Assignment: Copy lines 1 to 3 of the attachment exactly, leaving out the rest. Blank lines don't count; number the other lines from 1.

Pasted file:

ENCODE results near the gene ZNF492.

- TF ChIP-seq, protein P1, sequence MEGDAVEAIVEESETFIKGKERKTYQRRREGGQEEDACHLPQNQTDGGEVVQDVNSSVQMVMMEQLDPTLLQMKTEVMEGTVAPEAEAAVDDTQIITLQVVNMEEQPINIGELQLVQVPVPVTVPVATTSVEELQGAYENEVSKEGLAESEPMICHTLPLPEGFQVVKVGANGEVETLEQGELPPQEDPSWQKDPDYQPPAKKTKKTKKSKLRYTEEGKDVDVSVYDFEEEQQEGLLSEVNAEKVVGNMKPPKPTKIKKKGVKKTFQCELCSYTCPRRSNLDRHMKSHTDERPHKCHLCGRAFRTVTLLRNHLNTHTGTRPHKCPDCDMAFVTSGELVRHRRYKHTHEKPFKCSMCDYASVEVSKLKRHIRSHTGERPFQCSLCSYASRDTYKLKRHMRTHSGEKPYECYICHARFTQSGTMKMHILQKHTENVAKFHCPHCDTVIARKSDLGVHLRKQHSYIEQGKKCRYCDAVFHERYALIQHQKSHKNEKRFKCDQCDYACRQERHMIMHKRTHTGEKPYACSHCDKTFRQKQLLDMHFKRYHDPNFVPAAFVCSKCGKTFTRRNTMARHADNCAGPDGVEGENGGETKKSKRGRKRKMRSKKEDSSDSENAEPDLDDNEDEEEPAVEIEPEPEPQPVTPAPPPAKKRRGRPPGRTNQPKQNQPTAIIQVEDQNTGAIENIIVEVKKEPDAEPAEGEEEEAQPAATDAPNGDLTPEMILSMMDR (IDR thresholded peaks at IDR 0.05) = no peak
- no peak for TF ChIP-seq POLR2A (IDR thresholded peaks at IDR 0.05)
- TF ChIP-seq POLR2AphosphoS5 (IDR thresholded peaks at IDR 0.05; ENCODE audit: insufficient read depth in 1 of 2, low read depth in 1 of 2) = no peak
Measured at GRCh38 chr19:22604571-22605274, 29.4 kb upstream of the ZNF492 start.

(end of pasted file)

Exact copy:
ENCODE results near the gene ZNF492.

- TF ChIP-seq, protein P1, sequence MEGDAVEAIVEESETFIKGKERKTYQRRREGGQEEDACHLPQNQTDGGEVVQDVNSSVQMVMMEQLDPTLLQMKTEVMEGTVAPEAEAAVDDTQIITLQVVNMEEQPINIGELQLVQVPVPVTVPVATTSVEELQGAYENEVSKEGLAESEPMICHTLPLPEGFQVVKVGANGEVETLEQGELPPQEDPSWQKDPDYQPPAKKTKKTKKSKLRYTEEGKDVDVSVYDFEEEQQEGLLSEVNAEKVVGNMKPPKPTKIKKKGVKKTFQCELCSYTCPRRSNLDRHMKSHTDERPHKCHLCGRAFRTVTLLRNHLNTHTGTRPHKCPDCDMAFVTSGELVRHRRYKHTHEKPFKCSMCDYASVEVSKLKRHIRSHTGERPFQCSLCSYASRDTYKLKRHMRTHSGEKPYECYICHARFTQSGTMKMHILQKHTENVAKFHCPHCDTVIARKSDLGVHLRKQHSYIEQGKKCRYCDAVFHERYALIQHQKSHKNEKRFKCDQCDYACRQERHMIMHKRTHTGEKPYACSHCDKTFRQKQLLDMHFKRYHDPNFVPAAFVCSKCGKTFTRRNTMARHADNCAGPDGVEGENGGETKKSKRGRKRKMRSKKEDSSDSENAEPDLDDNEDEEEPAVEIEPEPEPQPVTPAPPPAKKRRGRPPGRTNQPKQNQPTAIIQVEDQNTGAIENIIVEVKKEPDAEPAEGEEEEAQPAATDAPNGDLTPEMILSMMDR (IDR thresholded peaks at IDR 0.05) = no peak
- no peak for TF ChIP-seq POLR2A (IDR thresholded peaks at IDR 0.05)